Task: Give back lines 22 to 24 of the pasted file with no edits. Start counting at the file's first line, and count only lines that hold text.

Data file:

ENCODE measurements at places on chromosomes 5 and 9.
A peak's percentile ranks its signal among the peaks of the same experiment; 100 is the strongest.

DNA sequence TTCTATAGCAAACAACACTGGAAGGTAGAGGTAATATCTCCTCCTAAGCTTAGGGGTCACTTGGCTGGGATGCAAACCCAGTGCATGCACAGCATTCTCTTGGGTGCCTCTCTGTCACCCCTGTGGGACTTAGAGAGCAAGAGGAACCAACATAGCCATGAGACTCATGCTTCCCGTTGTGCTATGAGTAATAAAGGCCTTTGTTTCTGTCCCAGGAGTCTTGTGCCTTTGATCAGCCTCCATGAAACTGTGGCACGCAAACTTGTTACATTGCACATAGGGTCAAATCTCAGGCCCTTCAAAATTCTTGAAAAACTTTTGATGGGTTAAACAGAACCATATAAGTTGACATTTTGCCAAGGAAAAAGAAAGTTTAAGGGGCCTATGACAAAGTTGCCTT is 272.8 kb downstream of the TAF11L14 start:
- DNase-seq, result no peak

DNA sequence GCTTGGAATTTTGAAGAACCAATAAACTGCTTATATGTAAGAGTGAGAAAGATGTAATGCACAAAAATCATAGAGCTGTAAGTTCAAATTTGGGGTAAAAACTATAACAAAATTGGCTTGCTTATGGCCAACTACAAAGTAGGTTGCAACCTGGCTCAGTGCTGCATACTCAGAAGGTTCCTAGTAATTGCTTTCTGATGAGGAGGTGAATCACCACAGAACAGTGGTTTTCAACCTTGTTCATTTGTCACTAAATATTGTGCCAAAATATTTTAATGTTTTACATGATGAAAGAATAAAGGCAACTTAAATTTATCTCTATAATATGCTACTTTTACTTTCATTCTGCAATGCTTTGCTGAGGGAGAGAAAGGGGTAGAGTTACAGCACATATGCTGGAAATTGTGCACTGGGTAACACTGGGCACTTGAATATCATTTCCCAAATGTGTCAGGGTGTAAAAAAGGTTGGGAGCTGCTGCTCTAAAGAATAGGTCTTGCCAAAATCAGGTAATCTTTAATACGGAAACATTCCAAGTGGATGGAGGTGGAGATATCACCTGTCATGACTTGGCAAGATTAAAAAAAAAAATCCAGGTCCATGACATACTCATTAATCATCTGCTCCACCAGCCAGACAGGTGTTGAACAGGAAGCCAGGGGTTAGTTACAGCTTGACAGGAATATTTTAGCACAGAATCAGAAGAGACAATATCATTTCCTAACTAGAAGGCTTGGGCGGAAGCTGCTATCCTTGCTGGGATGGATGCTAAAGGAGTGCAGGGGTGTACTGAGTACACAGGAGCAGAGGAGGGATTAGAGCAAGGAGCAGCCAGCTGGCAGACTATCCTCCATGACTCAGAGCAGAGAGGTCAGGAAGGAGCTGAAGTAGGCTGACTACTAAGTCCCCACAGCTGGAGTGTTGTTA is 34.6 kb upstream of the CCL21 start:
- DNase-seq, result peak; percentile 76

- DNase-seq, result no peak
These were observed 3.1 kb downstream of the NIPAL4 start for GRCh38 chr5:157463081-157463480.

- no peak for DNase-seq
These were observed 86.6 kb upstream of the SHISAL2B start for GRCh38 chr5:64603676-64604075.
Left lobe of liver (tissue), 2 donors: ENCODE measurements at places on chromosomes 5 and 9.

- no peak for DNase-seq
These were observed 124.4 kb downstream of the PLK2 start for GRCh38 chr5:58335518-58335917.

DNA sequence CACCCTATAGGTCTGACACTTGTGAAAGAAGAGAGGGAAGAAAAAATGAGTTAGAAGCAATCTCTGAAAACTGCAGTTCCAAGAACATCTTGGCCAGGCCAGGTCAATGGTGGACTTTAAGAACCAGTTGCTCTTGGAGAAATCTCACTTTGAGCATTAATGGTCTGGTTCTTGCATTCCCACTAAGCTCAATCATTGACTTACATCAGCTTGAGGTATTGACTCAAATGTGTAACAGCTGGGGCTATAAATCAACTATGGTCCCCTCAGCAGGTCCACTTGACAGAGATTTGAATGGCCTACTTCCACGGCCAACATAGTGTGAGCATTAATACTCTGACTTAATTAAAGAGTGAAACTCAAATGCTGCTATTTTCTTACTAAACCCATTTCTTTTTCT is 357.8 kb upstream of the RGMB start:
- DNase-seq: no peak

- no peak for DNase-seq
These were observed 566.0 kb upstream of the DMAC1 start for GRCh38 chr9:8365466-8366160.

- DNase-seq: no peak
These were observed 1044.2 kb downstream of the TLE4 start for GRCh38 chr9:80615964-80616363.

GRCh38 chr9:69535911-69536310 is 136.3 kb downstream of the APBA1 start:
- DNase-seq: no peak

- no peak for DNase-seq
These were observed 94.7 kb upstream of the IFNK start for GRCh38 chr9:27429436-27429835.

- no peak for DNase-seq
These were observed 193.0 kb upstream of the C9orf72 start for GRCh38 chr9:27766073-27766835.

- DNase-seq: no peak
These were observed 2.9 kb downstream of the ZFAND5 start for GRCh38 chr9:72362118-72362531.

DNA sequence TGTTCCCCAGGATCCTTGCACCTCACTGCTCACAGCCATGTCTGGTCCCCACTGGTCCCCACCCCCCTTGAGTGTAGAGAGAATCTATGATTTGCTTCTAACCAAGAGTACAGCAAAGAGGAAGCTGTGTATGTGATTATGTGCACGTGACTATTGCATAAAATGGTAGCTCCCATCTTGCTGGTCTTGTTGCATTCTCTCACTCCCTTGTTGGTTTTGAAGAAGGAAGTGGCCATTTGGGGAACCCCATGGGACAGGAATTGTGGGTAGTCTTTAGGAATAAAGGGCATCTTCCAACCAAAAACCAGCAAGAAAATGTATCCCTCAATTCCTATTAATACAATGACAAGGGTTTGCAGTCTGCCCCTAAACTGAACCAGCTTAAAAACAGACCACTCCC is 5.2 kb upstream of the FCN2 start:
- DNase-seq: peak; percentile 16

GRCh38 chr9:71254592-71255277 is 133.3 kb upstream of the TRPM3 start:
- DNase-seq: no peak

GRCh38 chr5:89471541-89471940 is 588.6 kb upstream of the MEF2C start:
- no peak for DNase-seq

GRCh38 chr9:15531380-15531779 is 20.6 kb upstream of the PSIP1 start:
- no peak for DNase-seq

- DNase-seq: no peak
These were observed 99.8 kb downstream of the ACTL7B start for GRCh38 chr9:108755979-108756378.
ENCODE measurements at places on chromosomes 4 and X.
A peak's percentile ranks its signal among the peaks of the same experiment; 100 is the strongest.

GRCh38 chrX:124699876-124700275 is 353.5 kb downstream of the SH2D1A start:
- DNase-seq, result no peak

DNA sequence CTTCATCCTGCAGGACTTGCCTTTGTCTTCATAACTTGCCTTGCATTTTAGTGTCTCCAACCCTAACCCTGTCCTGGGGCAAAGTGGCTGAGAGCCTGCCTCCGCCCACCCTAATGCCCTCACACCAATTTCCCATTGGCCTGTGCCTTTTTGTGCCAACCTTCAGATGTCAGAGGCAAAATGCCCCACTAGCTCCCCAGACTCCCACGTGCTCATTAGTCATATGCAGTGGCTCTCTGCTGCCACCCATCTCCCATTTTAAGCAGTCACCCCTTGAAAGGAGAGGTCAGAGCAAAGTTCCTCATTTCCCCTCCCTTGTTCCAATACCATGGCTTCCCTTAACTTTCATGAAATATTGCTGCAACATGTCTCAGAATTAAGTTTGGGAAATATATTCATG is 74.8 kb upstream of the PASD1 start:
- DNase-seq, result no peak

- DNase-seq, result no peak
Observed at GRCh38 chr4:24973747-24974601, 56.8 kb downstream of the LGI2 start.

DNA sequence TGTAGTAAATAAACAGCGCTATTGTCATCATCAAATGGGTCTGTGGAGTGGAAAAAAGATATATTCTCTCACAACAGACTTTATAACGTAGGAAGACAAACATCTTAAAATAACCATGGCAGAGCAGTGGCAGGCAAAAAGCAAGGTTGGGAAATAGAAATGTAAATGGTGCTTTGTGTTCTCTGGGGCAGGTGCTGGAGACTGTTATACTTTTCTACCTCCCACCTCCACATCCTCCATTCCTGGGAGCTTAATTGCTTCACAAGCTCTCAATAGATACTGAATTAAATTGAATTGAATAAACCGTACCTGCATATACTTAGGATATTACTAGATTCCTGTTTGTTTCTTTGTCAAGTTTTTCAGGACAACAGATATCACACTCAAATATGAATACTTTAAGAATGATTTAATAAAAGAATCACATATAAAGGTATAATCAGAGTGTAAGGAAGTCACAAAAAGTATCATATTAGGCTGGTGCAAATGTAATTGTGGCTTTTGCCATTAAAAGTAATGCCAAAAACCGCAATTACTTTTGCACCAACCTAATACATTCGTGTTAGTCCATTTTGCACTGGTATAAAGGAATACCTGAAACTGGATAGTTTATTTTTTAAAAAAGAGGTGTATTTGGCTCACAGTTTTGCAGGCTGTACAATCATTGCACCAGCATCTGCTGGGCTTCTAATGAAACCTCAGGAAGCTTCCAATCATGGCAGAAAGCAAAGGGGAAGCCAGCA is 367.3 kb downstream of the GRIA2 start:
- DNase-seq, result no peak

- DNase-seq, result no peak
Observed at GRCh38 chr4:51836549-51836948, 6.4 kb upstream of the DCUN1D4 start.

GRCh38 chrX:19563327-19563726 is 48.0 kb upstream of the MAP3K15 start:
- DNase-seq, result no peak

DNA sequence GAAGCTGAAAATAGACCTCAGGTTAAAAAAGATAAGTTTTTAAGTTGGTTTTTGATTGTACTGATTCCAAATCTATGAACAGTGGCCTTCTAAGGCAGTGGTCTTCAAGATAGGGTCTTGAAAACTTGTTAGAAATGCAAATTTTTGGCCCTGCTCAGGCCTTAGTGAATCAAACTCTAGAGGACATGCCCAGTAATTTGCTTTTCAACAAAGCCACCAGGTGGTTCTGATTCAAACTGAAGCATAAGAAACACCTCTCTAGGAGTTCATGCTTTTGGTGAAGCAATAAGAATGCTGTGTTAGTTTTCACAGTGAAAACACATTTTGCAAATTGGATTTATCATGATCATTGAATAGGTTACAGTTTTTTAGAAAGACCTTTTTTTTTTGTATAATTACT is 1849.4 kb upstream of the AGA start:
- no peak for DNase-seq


- no peak for DNase-seq
These were observed 94.7 kb upstream of the IFNK start for GRCh38 chr9:27429436-27429835.

- no peak for DNase-seq